Not including his abbreviated night against Texas, when he was forced out in the first quarter with an elbow injury.

If the Bruins can protect him — or if he can protect himself — every indication is that Hundley remains the quarterback he was hyped to be. Right now, though, that is a pretty big if.

Michigan State v Oregon

Oregon, at least, has an obvious explanation for its borderline collapse: Both starting offensive tackles, Tyler Johnstone (26 career starts) and Jake Fisher (25 career starts), are out indefinitely with injuries, as is the top backup at tackle, senior Andre Yruretagoyena. In their place, the Ducks have been forced to throw a walk-on (junior Matt Pierson) and a true freshman (Tyrell Crosby) into the fire. The results have been grim. In two games with Pierson and Crosby in the lineup, Mariota has been sacked 12 times — seven in the near-disaster at Washington State, five in the loss to Arizona. By my count, the newcomers have been at least partly responsible on eight of them. Two of the sacks by the Wildcats were blindside hits that resulted in lost fumbles, including the game-clinching strip by Zona’s exceptionally named Scooby Wright.

On this play — a simple twist by Washington State defensive linemen Xavier Cooper (96) and Kache Palacio (40) — the elapsed time between snap and first contact with Mariota is 1.9 seconds — about what it would take if no offensive linemen were in the way at all, which is more or less the case:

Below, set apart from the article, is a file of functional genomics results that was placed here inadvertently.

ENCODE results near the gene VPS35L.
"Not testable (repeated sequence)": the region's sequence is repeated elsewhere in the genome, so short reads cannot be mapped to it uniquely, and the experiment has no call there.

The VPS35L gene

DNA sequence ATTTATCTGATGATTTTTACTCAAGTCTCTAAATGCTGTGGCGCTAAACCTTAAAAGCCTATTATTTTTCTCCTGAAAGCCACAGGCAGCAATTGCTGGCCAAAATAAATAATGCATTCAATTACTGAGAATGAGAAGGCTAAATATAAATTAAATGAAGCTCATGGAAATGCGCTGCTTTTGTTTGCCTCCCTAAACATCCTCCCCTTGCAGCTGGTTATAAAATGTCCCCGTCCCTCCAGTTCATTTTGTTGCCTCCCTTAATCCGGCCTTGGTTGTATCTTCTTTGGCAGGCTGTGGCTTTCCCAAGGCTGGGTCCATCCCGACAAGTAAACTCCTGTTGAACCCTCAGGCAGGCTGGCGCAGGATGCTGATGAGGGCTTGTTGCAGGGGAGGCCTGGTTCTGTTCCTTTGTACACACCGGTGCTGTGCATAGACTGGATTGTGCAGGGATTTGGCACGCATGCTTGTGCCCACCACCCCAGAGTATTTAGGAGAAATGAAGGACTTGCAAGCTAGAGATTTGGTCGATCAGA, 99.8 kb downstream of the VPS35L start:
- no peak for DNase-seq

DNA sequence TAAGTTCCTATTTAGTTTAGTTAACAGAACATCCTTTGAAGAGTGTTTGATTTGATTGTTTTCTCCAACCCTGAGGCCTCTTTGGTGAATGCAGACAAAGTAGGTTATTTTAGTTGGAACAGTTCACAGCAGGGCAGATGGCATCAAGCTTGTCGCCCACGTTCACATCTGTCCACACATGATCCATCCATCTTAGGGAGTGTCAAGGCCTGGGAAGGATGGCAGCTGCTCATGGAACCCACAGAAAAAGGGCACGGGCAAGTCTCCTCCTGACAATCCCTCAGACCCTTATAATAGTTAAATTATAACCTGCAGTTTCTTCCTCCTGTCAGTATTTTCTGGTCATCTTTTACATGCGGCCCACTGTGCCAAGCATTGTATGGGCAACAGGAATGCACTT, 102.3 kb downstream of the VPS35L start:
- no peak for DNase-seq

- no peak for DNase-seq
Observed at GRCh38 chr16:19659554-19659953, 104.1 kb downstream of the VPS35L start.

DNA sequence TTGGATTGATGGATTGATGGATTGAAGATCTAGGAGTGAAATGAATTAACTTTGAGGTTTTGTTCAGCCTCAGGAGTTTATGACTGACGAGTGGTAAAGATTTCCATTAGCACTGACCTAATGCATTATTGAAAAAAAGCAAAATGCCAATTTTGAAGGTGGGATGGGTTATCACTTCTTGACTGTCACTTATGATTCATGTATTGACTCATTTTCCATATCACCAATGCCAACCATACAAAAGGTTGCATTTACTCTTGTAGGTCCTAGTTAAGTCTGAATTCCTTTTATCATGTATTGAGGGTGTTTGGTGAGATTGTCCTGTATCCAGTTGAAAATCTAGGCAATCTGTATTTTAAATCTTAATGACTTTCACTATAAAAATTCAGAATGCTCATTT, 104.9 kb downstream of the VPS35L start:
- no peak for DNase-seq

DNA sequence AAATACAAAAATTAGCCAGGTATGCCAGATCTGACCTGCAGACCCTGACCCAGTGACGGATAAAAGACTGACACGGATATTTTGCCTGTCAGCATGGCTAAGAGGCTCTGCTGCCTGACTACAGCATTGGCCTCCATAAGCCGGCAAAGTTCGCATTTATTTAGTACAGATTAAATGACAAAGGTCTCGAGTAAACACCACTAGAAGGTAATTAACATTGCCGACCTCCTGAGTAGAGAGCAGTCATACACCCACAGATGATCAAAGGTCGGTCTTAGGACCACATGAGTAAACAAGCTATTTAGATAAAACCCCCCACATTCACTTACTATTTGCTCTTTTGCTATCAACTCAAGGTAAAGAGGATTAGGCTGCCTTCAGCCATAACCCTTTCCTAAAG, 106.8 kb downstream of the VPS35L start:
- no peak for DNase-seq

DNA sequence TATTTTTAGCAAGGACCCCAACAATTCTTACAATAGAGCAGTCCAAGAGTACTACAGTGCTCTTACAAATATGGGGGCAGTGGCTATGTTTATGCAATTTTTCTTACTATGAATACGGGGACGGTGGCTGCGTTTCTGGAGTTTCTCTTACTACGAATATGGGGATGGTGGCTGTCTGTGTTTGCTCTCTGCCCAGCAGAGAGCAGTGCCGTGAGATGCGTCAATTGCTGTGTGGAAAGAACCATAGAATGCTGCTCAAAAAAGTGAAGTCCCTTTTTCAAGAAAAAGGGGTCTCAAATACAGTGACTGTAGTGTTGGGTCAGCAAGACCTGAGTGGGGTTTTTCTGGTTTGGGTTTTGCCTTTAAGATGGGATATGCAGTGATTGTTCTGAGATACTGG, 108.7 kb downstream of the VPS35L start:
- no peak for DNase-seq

For some context, in its other four games against FBS opponents, Washington State has three sacks combined. Despite its general competence through the first few weeks of the season, Oregon has plummeted to 116th in Adjusted Sack Rate, which is actually 10 spots worse than UCLA, at 106.

Like Hundley, if Mariota is given any shred of an opening, he is more than capable of being a one-man show. In Pullman, his stat line amid the pressure was a marvel — 21-of-25 passing, 329 yards, five touchdowns. And he accounted for Oregon’s two longest runs of the night, on scrambles.5 For the season, Mariota leads the nation in pass efficiency, ranks fourth in completion percentage and second in yards per pass, and hasn’t thrown an interception.


A 28-yard sprint on fourth-and-10, leading to a go-ahead touchdown in the third quarter, was arguably the play of the game.

More important, he insisted this week that he’s not feeling any ill effects of the increased punishment, health-wise. That’s great news for Oregon, and for non-UCLA-affiliated viewers. When Mariota tried to play through a knee injury last November, the Ducks’ offense was a shell of its usual, explosive self for the remainder of the season. But as we saw earlier this season against Michigan State, Oregon at full speed remains one of the marvels of the sport. If the Ducks hope to make good on the promise they showed against Sparty, it will be because they found a way to keep one of the best quarterbacks in the country in one piece.